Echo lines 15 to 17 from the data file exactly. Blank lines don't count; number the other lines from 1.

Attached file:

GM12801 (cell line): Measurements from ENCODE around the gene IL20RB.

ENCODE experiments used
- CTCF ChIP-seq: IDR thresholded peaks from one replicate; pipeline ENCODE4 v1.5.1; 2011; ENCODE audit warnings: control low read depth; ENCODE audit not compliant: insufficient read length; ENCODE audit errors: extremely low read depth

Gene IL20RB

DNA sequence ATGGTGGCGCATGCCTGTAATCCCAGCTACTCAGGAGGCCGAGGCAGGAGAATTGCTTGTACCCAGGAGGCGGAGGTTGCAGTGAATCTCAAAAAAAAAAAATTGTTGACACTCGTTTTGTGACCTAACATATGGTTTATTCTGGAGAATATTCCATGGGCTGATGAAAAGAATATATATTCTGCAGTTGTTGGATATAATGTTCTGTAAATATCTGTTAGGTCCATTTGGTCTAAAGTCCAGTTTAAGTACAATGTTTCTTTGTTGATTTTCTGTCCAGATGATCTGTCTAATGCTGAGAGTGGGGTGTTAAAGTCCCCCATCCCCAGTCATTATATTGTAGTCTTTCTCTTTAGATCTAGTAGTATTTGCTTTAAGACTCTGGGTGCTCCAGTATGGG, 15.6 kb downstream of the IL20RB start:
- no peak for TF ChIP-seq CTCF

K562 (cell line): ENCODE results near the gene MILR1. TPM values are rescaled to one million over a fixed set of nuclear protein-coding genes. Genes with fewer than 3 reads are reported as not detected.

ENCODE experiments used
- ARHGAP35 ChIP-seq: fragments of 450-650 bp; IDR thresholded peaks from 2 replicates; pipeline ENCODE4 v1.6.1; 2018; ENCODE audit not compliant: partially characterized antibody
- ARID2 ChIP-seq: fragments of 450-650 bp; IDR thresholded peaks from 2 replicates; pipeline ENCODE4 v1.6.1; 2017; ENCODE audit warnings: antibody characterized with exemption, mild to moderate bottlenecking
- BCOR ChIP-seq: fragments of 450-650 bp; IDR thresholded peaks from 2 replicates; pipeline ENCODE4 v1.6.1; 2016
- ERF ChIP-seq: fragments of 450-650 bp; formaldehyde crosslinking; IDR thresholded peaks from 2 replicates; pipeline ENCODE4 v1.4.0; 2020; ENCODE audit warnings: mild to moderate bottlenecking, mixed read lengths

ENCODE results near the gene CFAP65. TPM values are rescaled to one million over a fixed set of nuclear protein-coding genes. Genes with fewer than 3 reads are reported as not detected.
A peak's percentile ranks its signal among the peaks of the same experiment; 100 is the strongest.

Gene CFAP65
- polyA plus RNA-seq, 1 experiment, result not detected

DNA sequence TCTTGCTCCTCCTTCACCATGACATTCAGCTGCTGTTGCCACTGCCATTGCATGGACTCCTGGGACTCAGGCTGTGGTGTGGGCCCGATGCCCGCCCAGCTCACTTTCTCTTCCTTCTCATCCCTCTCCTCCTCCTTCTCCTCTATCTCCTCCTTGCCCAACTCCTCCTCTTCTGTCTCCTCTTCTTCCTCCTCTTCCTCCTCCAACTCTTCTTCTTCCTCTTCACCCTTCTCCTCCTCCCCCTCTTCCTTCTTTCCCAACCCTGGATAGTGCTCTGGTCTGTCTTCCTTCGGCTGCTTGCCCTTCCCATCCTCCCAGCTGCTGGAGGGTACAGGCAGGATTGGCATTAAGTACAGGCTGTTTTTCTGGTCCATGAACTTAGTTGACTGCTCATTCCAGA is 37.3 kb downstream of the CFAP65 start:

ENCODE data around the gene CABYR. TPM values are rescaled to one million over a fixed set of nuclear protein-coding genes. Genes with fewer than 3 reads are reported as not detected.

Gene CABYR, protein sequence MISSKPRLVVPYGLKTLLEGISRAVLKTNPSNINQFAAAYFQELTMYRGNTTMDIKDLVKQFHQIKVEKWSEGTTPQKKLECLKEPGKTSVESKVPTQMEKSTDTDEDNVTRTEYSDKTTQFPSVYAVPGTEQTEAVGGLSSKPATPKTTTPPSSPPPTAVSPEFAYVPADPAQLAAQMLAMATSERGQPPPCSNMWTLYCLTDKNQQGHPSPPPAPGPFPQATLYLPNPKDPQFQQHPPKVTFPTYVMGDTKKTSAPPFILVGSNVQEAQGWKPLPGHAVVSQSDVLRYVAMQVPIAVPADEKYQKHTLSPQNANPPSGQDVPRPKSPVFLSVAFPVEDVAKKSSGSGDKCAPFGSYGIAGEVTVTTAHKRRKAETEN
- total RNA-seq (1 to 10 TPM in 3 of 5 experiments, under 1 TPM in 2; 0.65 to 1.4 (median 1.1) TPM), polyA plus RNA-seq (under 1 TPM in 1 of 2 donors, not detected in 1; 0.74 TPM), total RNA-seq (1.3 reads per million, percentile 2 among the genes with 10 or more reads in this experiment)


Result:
Gene CFAP65
- polyA plus RNA-seq, 1 experiment, result not detected

DNA sequence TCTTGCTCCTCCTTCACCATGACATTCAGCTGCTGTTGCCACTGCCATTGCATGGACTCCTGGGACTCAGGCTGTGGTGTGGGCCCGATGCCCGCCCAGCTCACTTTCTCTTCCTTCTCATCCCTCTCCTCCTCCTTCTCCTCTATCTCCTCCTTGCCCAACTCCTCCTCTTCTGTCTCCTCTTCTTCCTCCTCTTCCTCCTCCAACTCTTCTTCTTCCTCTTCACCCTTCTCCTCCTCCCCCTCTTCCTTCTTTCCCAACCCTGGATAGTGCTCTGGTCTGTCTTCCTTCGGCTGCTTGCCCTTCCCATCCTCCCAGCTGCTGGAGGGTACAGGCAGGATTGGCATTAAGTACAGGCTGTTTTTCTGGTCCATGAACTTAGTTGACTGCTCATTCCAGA is 37.3 kb downstream of the CFAP65 start: